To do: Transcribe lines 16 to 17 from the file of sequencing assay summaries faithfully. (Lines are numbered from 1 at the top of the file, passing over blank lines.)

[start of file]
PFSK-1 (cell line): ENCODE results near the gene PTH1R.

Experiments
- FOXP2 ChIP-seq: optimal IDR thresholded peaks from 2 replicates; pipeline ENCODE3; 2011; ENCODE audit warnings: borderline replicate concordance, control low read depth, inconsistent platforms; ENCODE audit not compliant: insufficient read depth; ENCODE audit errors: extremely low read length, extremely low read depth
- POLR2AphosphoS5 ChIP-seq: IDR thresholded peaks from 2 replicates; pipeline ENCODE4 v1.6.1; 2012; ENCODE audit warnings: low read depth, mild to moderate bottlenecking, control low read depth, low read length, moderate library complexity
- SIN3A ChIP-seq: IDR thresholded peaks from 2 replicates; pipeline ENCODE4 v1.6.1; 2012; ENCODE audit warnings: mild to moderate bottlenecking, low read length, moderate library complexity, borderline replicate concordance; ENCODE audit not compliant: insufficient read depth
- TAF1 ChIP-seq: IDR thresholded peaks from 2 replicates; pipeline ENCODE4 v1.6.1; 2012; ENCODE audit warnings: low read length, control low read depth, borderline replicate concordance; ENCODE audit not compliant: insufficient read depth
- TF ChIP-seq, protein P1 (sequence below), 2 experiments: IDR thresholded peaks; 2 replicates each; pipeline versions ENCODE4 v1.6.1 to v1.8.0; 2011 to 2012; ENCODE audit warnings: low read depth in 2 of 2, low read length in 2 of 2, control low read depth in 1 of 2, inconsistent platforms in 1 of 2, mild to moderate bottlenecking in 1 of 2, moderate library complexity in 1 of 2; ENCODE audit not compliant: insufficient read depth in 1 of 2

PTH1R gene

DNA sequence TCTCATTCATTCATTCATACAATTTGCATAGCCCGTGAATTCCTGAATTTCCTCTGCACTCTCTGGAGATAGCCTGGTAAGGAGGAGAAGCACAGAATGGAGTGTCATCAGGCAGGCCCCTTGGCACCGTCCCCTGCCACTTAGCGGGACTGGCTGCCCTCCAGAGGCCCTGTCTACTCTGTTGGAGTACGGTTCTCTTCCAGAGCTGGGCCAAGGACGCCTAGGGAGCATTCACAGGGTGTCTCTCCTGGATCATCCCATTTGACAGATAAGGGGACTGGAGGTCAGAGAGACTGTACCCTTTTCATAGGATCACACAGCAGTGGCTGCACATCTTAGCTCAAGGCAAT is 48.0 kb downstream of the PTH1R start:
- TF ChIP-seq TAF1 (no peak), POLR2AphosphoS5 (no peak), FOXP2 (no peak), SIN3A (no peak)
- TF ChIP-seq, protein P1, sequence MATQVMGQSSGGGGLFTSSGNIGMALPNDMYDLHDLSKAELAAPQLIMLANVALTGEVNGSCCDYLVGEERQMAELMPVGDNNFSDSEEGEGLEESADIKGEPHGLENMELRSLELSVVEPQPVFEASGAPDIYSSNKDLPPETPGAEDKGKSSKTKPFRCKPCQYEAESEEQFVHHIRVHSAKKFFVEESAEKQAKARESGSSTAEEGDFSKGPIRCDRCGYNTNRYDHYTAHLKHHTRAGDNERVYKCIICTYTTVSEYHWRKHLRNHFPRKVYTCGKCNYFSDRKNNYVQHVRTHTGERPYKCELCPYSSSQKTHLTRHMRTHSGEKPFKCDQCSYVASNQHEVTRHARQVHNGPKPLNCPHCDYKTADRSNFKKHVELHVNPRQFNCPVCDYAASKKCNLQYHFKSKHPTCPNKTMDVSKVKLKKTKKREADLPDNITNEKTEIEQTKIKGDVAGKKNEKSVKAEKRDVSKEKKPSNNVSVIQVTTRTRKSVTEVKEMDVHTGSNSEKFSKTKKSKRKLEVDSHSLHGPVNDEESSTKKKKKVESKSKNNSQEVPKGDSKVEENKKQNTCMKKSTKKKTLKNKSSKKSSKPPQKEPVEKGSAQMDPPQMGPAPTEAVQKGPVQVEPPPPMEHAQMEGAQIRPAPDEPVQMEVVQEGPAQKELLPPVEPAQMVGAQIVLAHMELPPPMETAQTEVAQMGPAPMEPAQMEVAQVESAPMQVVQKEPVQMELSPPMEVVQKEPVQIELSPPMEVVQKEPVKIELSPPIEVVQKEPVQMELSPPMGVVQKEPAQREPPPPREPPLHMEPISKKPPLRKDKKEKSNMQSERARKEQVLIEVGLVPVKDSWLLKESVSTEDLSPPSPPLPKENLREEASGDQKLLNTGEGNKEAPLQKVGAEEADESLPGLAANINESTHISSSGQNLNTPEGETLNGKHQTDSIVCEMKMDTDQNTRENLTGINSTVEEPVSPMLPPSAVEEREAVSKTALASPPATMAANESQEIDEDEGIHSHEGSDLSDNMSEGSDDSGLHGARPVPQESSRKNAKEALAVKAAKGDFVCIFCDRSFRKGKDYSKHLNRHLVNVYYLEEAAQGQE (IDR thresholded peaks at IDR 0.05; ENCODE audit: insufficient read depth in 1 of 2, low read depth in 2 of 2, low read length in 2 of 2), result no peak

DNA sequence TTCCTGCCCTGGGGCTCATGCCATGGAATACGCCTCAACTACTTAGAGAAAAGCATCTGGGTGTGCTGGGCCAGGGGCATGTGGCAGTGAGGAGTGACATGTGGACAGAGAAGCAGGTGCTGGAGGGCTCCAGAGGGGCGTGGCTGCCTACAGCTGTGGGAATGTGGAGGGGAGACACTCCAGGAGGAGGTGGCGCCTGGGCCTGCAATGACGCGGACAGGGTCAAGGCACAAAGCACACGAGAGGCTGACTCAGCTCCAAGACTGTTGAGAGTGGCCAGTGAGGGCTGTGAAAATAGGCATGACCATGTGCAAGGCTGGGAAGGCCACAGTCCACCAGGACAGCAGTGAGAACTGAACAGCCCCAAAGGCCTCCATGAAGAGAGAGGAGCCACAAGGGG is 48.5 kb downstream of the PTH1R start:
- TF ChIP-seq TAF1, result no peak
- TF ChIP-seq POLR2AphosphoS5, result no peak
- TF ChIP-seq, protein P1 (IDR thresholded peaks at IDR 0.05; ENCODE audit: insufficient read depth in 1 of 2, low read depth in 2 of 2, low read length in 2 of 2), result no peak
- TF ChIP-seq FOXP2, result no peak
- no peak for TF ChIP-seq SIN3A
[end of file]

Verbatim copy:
- TF ChIP-seq FOXP2, result no peak
- no peak for TF ChIP-seq SIN3A